I ran into one of my elementary school teachers just the other day. I used to love seeing her at school because she was the only Jewish teacher and I also could see her at temple with her twin girls. Beautiful young women they were. I used to watch what they wore, how they did their hair, what they said and the terms they used. Girls a few years older always made an impression on me. I think it was because I am an only child, so I had to learn from somewhere. I used to envy these young ladies.

As I exchanged hellos and quickly caught her up with my life, she shared that her daughters were married and she was the grandmother of 7 children. I became excited until she went further into the fact that her daughters had converted and she was not able to see there weddings. My heart dropped.

1st, you must honor thy mother and father. Not allowing your mom into your wedding because she is Jewish and you have left the faith made me not only want to vomit, but reek havoc! I mean what a nightmare for a woman who raised you in a warm and loving home. I cannot think of anything worse than ignoring your mother’s feelings and not allowing her to partake in such a serious event. I know that this family was close and that the woman who stood before me was a very active and loving mother; she’s nothing to avoid! Secondly, by Halacha her grandchildren were still Jewish, but they will NEVER know! These 7 children will not be taught their culture and heritage that is rich with beauty and worth.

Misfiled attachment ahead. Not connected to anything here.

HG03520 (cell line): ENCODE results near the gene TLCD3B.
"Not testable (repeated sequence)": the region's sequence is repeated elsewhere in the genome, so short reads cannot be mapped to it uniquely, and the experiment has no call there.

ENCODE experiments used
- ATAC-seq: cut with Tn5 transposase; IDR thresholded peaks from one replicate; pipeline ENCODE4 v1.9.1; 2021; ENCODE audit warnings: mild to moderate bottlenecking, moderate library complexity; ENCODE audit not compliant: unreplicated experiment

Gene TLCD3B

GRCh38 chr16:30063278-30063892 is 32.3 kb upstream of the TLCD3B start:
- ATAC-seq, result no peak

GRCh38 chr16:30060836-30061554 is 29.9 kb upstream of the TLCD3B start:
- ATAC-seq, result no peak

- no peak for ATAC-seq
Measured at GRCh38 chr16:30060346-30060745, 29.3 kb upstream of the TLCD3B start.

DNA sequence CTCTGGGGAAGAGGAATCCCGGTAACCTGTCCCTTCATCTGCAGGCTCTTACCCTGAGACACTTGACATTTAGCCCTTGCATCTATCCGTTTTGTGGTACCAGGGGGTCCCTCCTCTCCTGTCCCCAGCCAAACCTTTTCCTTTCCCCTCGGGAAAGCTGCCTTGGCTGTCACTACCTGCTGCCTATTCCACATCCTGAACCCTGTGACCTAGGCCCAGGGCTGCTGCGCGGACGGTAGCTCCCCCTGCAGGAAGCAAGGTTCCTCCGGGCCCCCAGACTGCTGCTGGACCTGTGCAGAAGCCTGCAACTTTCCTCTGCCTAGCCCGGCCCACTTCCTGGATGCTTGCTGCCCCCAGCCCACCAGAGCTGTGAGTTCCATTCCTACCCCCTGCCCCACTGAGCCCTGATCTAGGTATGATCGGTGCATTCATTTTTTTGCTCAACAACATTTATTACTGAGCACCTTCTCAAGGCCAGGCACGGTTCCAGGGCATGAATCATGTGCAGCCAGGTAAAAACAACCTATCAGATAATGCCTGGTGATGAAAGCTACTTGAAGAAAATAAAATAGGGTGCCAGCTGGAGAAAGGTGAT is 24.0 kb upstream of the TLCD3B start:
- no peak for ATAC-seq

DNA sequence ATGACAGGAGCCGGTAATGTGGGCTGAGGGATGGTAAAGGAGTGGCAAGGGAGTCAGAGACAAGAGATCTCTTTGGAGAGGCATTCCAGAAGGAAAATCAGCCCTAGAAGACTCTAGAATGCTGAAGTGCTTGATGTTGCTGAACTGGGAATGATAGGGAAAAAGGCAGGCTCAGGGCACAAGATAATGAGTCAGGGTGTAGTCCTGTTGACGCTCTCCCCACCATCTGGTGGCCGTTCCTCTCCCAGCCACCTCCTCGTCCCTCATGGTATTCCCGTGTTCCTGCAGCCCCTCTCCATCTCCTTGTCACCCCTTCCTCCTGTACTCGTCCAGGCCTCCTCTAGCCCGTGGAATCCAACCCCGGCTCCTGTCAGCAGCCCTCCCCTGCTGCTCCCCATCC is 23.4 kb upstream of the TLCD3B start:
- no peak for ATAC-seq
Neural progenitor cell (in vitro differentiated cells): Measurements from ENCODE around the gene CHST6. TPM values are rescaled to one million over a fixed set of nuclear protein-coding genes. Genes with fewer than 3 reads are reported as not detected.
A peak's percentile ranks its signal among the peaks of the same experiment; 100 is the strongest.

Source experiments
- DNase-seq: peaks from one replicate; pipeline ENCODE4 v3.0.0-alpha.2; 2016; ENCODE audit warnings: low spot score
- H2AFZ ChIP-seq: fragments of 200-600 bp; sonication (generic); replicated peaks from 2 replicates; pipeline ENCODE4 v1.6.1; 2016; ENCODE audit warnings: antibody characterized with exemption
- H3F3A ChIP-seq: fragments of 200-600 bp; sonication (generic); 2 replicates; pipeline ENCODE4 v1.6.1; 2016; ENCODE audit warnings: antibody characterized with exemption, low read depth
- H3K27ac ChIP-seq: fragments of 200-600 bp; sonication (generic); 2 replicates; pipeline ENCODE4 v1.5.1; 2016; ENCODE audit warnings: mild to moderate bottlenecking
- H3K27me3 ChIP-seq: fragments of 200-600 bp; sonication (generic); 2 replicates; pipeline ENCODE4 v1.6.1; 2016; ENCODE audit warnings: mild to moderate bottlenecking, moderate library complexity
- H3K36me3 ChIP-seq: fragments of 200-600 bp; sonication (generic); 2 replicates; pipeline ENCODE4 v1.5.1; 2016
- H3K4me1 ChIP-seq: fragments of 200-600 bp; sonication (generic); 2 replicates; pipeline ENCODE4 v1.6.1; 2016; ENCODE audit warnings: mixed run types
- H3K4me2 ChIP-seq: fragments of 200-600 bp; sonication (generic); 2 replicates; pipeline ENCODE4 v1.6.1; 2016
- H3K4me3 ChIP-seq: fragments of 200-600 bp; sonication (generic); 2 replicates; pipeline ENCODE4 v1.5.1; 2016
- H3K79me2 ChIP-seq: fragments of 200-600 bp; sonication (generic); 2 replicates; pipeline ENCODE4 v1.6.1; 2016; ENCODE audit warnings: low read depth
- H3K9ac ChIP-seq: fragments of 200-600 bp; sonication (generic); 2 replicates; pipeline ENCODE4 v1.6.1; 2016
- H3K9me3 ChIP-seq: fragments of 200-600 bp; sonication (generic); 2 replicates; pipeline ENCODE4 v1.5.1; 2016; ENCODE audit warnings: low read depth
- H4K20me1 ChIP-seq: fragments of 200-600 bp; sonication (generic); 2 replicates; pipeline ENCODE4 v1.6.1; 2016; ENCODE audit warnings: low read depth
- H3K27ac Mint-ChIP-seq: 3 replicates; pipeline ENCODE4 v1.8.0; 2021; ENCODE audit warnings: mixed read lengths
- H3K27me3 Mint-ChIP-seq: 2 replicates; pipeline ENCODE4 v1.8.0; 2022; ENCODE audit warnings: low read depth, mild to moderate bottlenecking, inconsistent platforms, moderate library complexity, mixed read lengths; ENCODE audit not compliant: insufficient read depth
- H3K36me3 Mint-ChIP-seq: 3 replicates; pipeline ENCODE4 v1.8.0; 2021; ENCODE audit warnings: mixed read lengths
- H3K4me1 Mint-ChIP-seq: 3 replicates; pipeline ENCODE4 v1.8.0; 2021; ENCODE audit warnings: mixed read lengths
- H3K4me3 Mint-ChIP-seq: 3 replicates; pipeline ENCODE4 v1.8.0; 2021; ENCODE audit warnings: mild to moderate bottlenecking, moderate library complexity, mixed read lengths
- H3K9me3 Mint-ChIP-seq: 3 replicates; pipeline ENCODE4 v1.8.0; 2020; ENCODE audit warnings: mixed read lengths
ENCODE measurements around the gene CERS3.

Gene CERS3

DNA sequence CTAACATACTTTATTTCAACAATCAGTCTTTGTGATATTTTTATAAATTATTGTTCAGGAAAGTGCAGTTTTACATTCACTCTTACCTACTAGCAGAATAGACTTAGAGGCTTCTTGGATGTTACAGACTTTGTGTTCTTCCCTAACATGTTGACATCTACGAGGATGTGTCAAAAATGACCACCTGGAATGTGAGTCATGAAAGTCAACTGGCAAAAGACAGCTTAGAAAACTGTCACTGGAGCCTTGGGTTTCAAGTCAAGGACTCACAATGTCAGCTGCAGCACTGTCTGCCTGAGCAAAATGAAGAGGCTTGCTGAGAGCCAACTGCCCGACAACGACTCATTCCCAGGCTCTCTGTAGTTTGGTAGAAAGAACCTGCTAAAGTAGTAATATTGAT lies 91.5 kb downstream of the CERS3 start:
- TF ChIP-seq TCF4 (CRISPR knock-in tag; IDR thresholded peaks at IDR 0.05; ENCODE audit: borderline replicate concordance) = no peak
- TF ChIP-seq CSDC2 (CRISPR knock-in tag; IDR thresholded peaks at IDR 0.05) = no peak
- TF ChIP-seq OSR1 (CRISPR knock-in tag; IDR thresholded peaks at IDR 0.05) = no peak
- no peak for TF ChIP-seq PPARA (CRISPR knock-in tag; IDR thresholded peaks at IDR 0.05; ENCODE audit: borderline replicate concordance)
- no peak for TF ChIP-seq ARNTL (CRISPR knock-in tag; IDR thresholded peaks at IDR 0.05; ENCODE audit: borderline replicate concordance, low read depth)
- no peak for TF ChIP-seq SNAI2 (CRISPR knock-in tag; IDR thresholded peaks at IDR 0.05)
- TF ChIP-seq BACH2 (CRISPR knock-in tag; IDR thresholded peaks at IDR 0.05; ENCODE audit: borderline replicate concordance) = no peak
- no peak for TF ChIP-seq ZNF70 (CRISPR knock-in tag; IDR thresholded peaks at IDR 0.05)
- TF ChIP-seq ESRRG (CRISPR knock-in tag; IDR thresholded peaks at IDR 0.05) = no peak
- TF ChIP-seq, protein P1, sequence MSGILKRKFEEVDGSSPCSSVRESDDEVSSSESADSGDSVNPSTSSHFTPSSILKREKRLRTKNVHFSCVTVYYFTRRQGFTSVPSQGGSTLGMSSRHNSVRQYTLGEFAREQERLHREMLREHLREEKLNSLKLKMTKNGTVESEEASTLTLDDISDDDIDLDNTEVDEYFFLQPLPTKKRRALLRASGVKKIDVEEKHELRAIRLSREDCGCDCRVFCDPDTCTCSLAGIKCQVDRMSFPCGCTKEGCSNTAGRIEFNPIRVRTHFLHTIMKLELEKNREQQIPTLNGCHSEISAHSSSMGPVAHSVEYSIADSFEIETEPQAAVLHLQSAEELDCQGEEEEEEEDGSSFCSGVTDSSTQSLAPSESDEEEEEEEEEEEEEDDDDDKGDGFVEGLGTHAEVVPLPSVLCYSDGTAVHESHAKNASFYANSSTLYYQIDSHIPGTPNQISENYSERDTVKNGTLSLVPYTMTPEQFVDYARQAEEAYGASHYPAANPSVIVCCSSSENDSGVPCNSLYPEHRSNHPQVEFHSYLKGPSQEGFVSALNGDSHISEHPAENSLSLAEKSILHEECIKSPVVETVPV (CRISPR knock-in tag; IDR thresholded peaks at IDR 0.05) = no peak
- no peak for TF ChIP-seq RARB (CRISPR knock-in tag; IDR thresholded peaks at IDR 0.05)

I get angered. With the Jewish population dwindling and assimilation being such a serious subject. I stood there trying to be happy for this woman who clearly was also uncomfortable with the situation. Two days later I ran into a woman from the salon that I had previously run into my beloved teacher. She said she held my teacher as she cried on the day of her daughters wedding and how sad the whole situation is. I suddenly realized that simcha is really a view point. For her daughters, raising these kids in a loving home is a simcha. Although I am not saying these two women should be burned at the stakes for leaving their faith and mother behind, I am saying their simcha brings tears to many people’s eye. Unfortunately, these are not tears of joy, but tears of grief and anger.

I try and find a place to blame. Was it our synagogue? Maybe they did not do enough outreach. I certainly know I did not find a love for my faith through it. Was it my teacher’s lack of cultural enrichment? Maybe she herself was not taught the deep values of a Jewish home or how much prayer and culture can enrich your being. Should these young women have gone on birthright as soon as they hit college or not been allowed to date outside their faith as teenagers? It really boggles my mind. In Judiasm there is something for everyone! You just have to be proactive like anything else! You did not learn how to tie your shoe without being taught and you will not find a way to be spiritual without being taught in a myriad of ways!